Care and feeding practices and their association with stunting among young children residing in Karachi's squatter settlements

Date of Award


Document Type


Degree Name

Master of Science in Epidemiology & Biostatistics (MSc Epidemiology & Biostats)


Community Health Sciences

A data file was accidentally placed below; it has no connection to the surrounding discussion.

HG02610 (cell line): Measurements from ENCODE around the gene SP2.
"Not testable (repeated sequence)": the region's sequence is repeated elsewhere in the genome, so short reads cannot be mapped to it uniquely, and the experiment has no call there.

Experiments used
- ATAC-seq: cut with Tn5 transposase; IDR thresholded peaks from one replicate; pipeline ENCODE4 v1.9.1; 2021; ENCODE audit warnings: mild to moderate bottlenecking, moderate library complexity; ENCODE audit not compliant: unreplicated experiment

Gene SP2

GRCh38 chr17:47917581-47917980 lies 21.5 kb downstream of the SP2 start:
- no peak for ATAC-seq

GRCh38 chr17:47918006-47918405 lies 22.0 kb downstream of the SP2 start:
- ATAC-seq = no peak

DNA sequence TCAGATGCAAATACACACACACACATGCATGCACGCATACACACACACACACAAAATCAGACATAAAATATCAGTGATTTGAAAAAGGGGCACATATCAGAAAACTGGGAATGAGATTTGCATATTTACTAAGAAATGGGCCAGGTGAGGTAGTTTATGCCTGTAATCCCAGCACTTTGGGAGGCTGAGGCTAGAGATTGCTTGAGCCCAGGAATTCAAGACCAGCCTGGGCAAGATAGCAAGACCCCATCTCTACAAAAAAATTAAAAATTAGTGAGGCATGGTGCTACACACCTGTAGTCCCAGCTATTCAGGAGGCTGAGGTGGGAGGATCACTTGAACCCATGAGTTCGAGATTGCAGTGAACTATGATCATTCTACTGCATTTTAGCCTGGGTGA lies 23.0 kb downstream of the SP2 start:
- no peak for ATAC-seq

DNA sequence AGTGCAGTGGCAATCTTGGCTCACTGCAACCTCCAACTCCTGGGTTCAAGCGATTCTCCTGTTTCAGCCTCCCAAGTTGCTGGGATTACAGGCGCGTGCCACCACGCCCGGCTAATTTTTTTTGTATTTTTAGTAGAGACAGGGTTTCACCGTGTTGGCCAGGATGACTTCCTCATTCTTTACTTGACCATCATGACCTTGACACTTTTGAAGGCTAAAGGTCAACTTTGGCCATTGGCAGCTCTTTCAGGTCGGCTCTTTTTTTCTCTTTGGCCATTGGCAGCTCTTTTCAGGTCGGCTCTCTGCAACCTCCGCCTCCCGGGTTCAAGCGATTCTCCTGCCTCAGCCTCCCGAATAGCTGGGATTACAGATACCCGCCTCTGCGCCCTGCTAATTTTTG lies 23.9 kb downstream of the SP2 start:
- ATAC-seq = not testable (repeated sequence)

The nutrition, growth and development of infants and young children depends not only on sufficient food, but also adequate health services and appropriate care behaviors. A household's capacity to provide care to a child is dependent on the availability of resources within the household and the wider community. These resources are not only economic but also include maternal skills and behaviors that can be learnt. The nutritional status of children is a good indicator of overall well being in a society and reflects food security as well as existing health care and environmental conditions. In Pakistan, it is estimated that nearly 40-50% of children under the age of five are stunted, or low height-for-age. Inadequate feeding and repeated illness are the immediate causes of stunting which are exacerbated as a result of household food insecurity, unhygienic environment and the consequent inability of families to adequately take care of their young. The objective of this study was to explore various child-care and feeding practices prevalent among children between the ages of six and eighteen months residing in Karachi's squatter settlements and to identify feeding and care factors associated with stunting among them. A community-based cross sectional survey was conducted in eight squatter settlements of Karachi between October and December 2000. A total of 399 mothers of eligible children were interviewed using a structured questionnaire. Anthropometric measurements were also taken of the mother and child. Stunting was classified as height/length-for-age Z-score less than -2 standard deviations and evaluated against the currently recommended international growth reference, i.e. the US National Center for Health Statistics reference population (NCHS). The final results of our study indicated that being a female child (aOR=2.8, 95% CI: 1.6, 4.7) as well as household food insecurity in the past 12 months (aOR=2.8, 95% CI: 1.6, 4.9) were strongly associated with young children being stunted. Among socio demographic and parental characteristics, no formal schooling of the mother (aOR=2.7; 95% CI: 1.3, 5.6); and peri-urban residence (aOR=2.0; 95% CI: 1.1, 3.8) were also significantly associated with a child being stunted. Stunted children also appeared to be from large households (aOR=1 .1; 95% CI: 0.9, 3.0). These results suggest that in this population, linear growth among young children influenced by household food insecurity compounded by large household size, lack maternal education as well as a gender preference in favor of the male child. It is recommended that an investment into basic services such as primary education especially of girls are essential to break the cycle of malnutrition, along with a clear set of guidelines for the community regarding cheap, easily available and appropriate home foods to feed their child. However, in poor households where food insecurity exists, knowledge on care and feeding practices may not be sufficient and other types of interventions such as food stamps must precede or accompany educational efforts if an impact on child health and nutrition is to be expected.

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